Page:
Salvadorans could save USD 400 million annually by sending remittances with bitcoin

Key facts

:

  • Remittances make up 24.1% of El Salvador’s Gross Domestic Product.

  • 2 million Salvadorans living abroad will be able to save by sending remittances with bitcoin.

In El Salvador, bitcoin (BTC) adoption could displace international remittance services Western Union and MoneyGram, which would drop $400 million (USD) in revenue per year.

According to a report by CNBC

, El Salvador’s President Nayib Bukele estimates that this would be the amount that Salvadorans would stop paying when using bitcoin to make international money transfers, depriving each of the aforementioned services of that amount in revenue.

The source includes data from the World Bank where it states that by 2020, remittances took up the equivalent of 24.1% of El Salvador’s gross domestic product (GDP).

Salvadorans could save USD 400 million annually by sending remittances with bitcoin Salvadorans could save USD 400 million annually by sending remittances with bitcoin Percentage of El Salvador’s gross domestic product received in remittances. Source: World Bank.

The World

Bank indicates that, by 2020, El Salvador will receive a GDP of USD 24 billion. Based on CNBC’s estimate of the volume of remittances received in El Salvador, which would be equivalent to 24.1% of the USD 24 billion, El Salvador would receive USD 5.78 billion in remittances annually. Salvadorans could save USD 400 million annually by sending remittances with bitcoin Salvadorans could save USD 400 million annually by sending remittances with bitcoin El Salvador’s gross domestic product (GDP) was USD 24.6 billion in January 2020. Source: World Bank.

CNBC rounds this figure to USD 6 billion, also indicating that 2.5 million Salvadorans abroad send money to family and friends in El Salvador.

In total, each person would be sending US$195 a month, and this could represent 50% of household income, says CNBC reporter Mackenzie Sigalos. “About 60% of that cash arrives through remittance companies, and 38% through banks, according to official data,” writes the reporter.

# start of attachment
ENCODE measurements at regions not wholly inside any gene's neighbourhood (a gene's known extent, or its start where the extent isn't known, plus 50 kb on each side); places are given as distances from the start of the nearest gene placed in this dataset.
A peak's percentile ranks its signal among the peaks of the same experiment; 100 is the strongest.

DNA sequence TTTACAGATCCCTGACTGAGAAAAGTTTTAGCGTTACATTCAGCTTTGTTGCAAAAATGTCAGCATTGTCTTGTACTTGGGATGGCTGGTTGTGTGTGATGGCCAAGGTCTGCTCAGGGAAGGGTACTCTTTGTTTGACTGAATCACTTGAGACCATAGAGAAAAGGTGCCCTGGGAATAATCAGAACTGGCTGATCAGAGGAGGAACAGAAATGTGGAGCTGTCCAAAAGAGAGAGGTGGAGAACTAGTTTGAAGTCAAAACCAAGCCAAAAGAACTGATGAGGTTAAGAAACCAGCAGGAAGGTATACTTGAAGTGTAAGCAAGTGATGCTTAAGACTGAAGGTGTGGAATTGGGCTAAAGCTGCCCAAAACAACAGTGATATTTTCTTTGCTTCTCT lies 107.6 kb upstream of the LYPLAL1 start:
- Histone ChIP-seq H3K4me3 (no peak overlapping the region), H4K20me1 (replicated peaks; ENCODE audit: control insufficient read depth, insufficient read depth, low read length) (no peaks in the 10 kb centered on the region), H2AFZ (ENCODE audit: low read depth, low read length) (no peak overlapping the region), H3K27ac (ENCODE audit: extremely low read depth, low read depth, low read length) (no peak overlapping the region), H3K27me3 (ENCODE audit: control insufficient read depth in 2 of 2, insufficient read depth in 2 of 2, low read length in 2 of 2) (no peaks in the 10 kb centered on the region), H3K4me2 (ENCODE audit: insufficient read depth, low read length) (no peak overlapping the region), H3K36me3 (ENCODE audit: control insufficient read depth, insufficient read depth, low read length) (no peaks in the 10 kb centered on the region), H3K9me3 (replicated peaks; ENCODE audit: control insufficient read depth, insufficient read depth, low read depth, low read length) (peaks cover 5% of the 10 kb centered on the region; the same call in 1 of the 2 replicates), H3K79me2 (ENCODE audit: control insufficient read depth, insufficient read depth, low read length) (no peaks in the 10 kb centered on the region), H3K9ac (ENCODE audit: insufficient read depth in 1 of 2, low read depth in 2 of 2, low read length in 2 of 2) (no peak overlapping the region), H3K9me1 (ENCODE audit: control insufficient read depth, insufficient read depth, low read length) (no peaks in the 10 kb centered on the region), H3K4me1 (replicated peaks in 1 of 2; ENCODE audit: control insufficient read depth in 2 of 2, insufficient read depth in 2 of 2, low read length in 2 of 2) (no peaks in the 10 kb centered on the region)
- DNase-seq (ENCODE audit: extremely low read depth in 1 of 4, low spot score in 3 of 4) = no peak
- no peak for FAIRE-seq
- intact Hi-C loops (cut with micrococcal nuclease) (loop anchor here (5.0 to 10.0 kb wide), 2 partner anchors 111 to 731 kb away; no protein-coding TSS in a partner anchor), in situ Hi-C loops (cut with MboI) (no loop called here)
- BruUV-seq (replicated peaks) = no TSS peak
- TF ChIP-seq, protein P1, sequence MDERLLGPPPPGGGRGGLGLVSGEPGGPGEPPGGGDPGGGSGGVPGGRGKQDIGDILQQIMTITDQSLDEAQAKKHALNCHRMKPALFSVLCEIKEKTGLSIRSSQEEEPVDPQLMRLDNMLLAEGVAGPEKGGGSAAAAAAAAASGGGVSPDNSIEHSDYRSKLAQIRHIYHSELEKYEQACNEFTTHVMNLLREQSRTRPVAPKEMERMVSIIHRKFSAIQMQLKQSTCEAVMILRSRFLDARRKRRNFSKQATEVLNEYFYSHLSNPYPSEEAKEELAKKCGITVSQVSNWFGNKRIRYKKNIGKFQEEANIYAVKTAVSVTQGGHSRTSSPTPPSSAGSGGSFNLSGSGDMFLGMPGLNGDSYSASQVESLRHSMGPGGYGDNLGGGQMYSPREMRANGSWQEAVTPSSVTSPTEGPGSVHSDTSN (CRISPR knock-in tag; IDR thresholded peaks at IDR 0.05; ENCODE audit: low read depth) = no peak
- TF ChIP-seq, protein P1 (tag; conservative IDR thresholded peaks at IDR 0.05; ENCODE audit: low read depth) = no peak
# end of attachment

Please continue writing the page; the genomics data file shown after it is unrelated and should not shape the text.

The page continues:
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However, one of the testimonies collected, explains that remittance services charge high fees, as is the case with Western Union, which for every 10 dollars would charge 3.41 for the service.

With Bitcoin wallets, on the other hand, fees can be as low as a few cents, regardless of the amount transferred, but varying <a href=”https://www.criptonoticias

.com/criptopedia/debes-saber-sobre sobre-comisiones-bitcoin-otras-redes-pow/”>depending on network congestion. In the case of the Chivo wallet, the transaction to send remittances abroad or make international transfers would be free, they explain.

Another element in which bitcoin remittances take advantage of traditional services is protection against crime. CNBC sources tell how common it is for people to be robbed after withdrawing their remittances at physical locations of services like Western Union. By being able to receive the money digitally through bitcoin, Salvadoran families would also be spared the risk of having their remittances snatched.

El Salvador: an experiment that can boost bitcoin

As we reported in CryptoNews, the Bitcoin Law went into effect last September 7 in El Salvador. The official government wallet came with stumbling blocks, which have been ironed out along the way, but it could still have privacy issues.

El Salvador bought 550 BTC and Bukele thanked the International Monetary Fund (IMF), sarcastically, for the recent drop in the price of bitcoin (BTC). Although there were protests on the first day, the adoption of bitcoin in El Salvador may inspire confidence in the rest of the world.